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Shuri Ryusen, a dye workshop, cafe and art gallery, is open to the public on land where a gate to the Ryukyu Kingdom once stood on Okinawa.
Shuri Ryusen, a dye workshop, cafe and art gallery, is open to the public on land where a gate to the Ryukyu Kingdom once stood on Okinawa. (Jessica Bidwell/Stars and Stripes)
Shuri Ryusen, a dye workshop, cafe and art gallery, is open to the public on land where a gate to the Ryukyu Kingdom once stood on Okinawa.
Shuri Ryusen, a dye workshop, cafe and art gallery, is open to the public on land where a gate to the Ryukyu Kingdom once stood on Okinawa. (Jessica Bidwell/Stars and Stripes)
The use of coral in dying started as part of an effort to build a following for Bingata, a traditional Okinawan craft that uses plant pigments as ink.
The use of coral in dying started as part of an effort to build a following for Bingata, a traditional Okinawan craft that uses plant pigments as ink. (Jessica Bidwell/Stars and Stripes)
Inspired by rainbows formed over the Okinawan sea by sun and coral, plant-dye researcher Koto Yamaoka created a dyeing technique with textures peculiar to the island.
Inspired by rainbows formed over the Okinawan sea by sun and coral, plant-dye researcher Koto Yamaoka created a dyeing technique with textures peculiar to the island. (Jessica Bidwell/Stars and Stripes)
Shuri Ryusen, a dye workshop, cafe and art gallery, is open to the public on land where a gate to the Ryukyu Kingdom once stood on Okinawa.
Shuri Ryusen, a dye workshop, cafe and art gallery, is open to the public on land where a gate to the Ryukyu Kingdom once stood on Okinawa. (Jessica Bidwell/Stars and Stripes)
Shuri Ryusen on Okinawa includes a souvenir shop selling Bingata and coral dye work and a cafe offering tea and coffee.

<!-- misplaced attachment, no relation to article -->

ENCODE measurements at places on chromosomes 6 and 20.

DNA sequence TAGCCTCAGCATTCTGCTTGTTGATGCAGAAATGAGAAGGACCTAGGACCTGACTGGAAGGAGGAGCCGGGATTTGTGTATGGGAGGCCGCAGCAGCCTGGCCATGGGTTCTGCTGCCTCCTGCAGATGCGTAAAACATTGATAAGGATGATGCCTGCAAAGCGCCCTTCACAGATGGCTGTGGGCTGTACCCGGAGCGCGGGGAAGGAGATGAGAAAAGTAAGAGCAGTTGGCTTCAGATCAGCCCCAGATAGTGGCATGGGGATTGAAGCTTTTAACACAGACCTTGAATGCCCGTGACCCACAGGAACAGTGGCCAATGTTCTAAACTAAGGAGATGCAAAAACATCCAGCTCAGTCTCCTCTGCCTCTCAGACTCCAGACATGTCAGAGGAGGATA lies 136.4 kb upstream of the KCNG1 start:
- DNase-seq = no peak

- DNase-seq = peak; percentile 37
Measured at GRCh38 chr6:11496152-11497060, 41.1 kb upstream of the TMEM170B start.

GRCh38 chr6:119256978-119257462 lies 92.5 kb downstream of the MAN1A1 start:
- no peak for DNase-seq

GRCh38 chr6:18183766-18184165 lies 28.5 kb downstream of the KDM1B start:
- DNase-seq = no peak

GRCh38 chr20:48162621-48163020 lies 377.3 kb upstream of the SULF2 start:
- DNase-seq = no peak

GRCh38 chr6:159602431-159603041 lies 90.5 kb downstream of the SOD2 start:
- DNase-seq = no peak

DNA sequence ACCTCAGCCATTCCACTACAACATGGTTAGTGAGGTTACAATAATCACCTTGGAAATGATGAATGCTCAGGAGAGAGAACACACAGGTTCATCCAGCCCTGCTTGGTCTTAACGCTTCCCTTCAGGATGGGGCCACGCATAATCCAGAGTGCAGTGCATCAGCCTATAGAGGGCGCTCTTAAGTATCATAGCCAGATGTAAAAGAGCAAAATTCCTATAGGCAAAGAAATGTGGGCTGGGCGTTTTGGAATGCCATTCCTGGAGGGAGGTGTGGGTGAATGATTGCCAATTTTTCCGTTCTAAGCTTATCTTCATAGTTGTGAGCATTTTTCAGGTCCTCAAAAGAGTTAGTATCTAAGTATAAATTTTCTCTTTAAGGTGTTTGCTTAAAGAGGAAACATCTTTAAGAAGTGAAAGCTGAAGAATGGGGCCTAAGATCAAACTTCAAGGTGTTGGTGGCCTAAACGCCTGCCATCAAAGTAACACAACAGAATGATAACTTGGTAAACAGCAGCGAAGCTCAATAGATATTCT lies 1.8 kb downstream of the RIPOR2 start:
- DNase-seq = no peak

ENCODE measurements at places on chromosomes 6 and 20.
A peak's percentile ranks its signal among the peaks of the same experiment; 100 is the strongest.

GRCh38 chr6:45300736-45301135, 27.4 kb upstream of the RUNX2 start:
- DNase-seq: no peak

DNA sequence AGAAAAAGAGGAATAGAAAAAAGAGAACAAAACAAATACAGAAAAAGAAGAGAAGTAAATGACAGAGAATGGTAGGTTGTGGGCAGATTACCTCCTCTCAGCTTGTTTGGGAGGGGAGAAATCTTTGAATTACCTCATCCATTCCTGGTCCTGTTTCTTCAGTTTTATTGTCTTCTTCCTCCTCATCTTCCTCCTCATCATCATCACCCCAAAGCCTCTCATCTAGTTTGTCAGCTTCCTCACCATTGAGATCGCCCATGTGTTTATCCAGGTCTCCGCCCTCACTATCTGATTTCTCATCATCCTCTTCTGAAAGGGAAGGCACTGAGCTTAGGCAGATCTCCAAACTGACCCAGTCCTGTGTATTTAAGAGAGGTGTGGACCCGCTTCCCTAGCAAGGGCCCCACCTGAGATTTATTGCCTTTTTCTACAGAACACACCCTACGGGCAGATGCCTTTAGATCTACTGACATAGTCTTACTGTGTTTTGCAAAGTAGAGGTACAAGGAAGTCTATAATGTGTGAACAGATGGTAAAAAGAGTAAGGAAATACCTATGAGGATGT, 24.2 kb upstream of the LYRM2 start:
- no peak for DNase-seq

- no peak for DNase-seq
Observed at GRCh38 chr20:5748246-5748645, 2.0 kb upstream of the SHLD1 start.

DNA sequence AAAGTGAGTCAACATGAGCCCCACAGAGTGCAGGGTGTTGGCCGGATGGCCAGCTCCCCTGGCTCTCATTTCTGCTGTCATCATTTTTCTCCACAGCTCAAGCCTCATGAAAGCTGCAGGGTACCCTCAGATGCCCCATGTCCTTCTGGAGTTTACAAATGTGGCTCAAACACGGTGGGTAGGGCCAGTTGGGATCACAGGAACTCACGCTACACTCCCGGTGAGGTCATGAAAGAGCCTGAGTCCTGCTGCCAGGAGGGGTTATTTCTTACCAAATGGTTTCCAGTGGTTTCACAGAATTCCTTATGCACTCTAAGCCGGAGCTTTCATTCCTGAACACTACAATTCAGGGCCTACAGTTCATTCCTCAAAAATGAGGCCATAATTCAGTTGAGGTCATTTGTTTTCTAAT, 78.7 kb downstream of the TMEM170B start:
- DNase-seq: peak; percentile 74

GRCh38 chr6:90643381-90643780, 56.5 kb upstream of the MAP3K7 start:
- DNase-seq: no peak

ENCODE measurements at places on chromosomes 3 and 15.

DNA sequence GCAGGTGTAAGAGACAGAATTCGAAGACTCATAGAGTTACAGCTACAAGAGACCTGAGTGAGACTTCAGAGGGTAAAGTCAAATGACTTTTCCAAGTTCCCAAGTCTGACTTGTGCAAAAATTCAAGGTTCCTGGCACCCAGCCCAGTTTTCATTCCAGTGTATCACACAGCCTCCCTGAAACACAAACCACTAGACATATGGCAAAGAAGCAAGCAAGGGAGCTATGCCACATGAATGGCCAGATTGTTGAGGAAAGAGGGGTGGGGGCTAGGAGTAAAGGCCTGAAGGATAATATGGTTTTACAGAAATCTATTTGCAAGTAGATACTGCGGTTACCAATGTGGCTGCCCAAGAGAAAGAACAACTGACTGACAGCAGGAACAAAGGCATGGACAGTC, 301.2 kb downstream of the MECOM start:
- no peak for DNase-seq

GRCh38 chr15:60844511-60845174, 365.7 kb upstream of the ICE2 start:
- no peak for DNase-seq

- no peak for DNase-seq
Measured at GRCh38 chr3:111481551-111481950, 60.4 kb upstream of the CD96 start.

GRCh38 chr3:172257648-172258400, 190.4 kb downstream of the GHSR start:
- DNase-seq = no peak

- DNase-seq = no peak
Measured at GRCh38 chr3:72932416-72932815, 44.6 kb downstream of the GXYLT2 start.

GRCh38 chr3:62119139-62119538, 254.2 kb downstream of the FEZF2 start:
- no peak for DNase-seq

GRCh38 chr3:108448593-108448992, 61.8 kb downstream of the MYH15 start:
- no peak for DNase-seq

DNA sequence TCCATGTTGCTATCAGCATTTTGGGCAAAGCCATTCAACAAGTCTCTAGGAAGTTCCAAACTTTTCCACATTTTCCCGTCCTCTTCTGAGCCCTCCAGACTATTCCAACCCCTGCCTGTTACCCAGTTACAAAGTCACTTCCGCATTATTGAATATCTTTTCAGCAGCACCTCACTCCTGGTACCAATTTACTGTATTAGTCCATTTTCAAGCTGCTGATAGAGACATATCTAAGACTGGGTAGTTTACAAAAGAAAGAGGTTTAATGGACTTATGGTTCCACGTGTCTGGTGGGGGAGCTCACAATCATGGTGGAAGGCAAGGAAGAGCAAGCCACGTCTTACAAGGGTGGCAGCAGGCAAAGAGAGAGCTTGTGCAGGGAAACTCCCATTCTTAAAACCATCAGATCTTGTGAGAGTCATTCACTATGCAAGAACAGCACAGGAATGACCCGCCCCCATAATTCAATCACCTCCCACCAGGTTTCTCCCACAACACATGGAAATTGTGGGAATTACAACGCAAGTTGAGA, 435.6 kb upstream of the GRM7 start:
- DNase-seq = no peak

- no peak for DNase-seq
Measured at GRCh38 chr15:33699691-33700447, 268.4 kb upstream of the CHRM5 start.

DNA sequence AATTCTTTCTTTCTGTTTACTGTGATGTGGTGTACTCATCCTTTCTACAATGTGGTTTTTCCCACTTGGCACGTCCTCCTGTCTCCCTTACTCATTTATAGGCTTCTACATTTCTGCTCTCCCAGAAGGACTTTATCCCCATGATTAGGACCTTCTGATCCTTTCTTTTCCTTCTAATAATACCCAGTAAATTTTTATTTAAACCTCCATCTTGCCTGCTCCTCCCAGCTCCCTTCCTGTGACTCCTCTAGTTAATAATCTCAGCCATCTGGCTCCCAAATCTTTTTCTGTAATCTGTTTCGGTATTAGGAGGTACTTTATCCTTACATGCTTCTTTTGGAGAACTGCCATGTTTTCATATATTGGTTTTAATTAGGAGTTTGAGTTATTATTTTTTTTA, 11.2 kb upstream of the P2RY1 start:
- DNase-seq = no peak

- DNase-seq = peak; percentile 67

Shuri Ryusen on Okinawa includes a souvenir shop selling Bingata and coral dye work and a cafe offering tea and coffee. (Jessica Bidwell/Stars and Stripes)
Shuri Ryusen started as a dye research institute on Okinawa, but these days its doors are open to anyone who wants to try coral dying.
Shuri Ryusen started as a dye research institute on Okinawa, but these days its doors are open to anyone who wants to try coral dying. (Jessica Bidwell/Stars and Stripes)

An Okinawan artist has taken the beauty of the Japanese island’s coral reefs to the surface with a unique method of dyeing textiles that visitors can try out near Shuri Castle.

Shuri Ryusen, a dye workshop, cafe and art gallery, is open to the public on land where a gate to the Ryukyu Kingdom once stood. It started as a dye research institute, but these days its doors are open to anyone who wants to try coral dyeing.

The use of coral in dyeing started as part of an effort to build a following for Bingata, a traditional Okinawan craft that uses plant pigments as ink.

Inspired by rainbows formed over the Okinawan sea by sun and coral, plant-dye researcher Koto Yamaoka created the technique with textures peculiar to the island. The method has been trademarked by Shuri Ryusen.

There’s a spacious visitors studio on the second floor featuring four large tables where up to 40 artists at time can dye things like T-shirts and tote bags. Guests are asked to remove their shoes before entering the studio.

Visitors choose from a selection of coral pieces, which they wrap in fabric using rubber bands before applying the dye. After a short instruction, guests are left to their own devices. The designs created are unique to the region and the artist. The courteous staff encourages people to take their time and enjoy the process.

The workshop’s third floor houses Bingata artwork and a museum of sorts showing the history of Shuri Ryusen. Shelves are lined with vials of dried plants ready to be rehydrated and used as a dye. Bolts of fabric painted Bingata style stretch from floor to ceiling and, to the rear, local artists practice traditional Bingata painting.

bidwell.jessica@stripes.com

Shuri Ryusen DIRECTIONS

Location: 1-54, Shuriyama-gawacho, Naha, Okinawa, 903-0825

TIMES

Open 9 a.m. to 6 p.m. daily

COSTS

Admittance is free. Making a coral design costs 3,000 yen for adults (about $27) and 2,500 yen for children younger than 12. FOOD

There’s a cafe serving teas and coffee on the premises.

INFORMATION

Phone: 098-866-1131; website: www.shuri-ryusen.com

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